The wolf is bigger than the moon.

“Ha!” Deep laughter, and joyous, fills the restaurant. “They’d given him a mare’s heart. When he saw Hrugnir fall, he was so scared he wet himself!”

“That’s bad,” the second voice comments. “I mean, if you’re made of clay.”

The wolf is bigger than the vault of Heaven.

A waiter named Steve approaches the wolf. There is a thin gold cord wrapped around his ankle. He smiles. “Have you decided on your order, sir?”

“Of all the places,” the wolf whispers to itself. “Of all the places to eat, I had to choose the place where the Thunderer was eating.”

“Pardon?” Steve asks.

“It’s my day off,” the wolf explains. “They all think I’m just tangled up in the terrible cord the dwarves made for me. But I’m not.”

“Oh.”

“You can’t expect a wolf to spend his whole life bound with a vicious cord,” says Fenrir. “Not on a beautiful day like today. So I took a day off.”

“No, sir,” says Steve. His voice has sympathy in it. “I do the same thing myself, sometimes.”

“Do you?”

Steve nods.

“Then can you help me get out of here?” Fenrir asks.

Steve smiles.

“I wound up with a piece of whetstone stuck in my head,” grumps the Thunderer’s resonant voice, rising once again above the sounds in the restaurant. “Stuck in my head! Can you believe it? The sorceress Groa—”

There is a pause.

“I smell wolf.”

A great tall man rises from a corner table. His hair and beard are redder than the setting sun. He walks over to Fenrir’s table. Steve stands in front of it, as if to block his view.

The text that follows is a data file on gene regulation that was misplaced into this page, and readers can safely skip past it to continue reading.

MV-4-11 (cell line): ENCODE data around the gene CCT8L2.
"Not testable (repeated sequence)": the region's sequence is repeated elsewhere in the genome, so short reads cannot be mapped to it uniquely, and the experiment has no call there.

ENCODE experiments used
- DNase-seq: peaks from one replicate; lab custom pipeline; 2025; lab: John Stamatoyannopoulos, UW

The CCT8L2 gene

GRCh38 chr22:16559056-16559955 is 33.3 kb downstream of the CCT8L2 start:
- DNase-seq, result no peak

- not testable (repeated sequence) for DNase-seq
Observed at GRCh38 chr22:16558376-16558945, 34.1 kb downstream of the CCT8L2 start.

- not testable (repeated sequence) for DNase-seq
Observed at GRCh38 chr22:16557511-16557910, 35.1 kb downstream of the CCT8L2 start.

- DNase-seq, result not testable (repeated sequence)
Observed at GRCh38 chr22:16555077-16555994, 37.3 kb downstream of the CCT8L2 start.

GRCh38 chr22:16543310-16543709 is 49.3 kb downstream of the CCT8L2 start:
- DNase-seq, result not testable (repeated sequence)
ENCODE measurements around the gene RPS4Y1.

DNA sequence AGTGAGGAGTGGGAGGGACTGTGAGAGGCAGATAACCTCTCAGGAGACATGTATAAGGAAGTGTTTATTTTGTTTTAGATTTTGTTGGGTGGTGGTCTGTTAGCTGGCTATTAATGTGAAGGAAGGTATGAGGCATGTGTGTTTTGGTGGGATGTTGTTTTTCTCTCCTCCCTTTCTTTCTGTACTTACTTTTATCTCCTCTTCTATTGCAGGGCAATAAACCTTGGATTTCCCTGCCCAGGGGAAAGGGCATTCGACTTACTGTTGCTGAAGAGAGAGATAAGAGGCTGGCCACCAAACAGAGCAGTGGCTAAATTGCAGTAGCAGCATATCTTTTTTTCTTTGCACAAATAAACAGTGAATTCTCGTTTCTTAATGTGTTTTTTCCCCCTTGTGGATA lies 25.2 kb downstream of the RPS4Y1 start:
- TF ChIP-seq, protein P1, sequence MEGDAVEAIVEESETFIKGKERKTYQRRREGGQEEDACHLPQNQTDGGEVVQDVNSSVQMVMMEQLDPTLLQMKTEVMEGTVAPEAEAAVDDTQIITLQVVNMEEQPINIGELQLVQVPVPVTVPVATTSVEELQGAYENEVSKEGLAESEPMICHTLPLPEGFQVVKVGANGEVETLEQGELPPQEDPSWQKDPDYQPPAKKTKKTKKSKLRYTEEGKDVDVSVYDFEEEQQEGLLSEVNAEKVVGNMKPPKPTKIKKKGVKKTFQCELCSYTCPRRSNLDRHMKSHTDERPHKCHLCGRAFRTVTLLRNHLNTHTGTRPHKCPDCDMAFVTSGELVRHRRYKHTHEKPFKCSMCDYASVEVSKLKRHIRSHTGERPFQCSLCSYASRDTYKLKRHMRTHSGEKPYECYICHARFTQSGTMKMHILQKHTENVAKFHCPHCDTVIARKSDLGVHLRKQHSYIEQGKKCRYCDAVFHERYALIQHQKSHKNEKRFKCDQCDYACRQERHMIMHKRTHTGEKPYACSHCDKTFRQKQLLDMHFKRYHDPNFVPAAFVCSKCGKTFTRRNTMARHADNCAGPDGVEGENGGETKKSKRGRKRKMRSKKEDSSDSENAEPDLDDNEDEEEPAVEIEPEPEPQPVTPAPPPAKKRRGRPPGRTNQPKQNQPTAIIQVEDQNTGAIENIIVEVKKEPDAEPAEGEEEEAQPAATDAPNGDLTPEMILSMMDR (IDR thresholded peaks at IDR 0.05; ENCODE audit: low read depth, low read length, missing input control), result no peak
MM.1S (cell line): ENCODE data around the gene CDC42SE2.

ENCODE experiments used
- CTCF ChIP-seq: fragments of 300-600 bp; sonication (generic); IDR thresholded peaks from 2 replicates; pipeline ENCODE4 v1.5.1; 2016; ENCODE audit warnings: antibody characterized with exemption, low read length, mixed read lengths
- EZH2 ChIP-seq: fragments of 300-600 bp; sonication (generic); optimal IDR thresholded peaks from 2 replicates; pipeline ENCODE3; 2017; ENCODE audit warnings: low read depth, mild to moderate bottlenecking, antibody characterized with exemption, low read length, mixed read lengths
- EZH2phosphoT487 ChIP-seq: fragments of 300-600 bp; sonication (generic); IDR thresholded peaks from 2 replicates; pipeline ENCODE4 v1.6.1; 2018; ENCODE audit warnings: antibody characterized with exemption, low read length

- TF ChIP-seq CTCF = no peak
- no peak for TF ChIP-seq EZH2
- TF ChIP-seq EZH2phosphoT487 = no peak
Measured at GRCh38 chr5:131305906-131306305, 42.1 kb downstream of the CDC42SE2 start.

“Is there, by any chance, a wolf here?” the Thunderer asks. He tries to look around Steve. Steve wriggles back and forth a little, in place, conspiring to obstruct the Thunderer’s view.

“Sir,” says Steve, “you can’t imagine that we’d serve . . . wolf.”

The Thunderer narrows his eyes suspiciously. Suddenly, he shoves Steve aside. But the wolf is not at the table. There are only four great gray pillars, scattered around the center of the room, holding the ceiling high.

“I still smell wolf,” says the Thunderer. But then he shrugs. It is a peculiar little shrug. It is the shrug of a man used to much strangeness in his life. He walks away.

“You can sit back down now,” says Steve. Fenrir sits back down.

“Thank you,” says Fenrir, gravely.

“Kindred spirits,” says Steve. “If you want to skip out on your check, I’ll pretend you’re in the bathroom.”

Fenrir’s tongue lolls. He slips away.

North

Wolf knows the world is flat.

Under the world is the dark place. Wolf knows. Under that is the darker place. Then there is stone. Then, wolf thinks, there is the other side.

On the other side are unwolves.

Wolf chases caribou. Wolf hunts the weak to make the caribou strong. In each generation the weakest caribou die to wolf. So the caribou grow strong. Wolf eats the caribou. That’s why wolf is strong.

It is wolf’s thought that unwolves chase strong uncaribou. This makes the uncaribou weak, and ever weaker.

The unwolves uncare. The unwolves unknow. But the unwolves are weak and hungry.

Wolf finds himself on a bridge, in a town, in the north. Wolf looks down and sees the water. The water is dark. Below that it is darker. Below that there is stone. Wolf knows. Yet wolf can see unwolf, on the other side.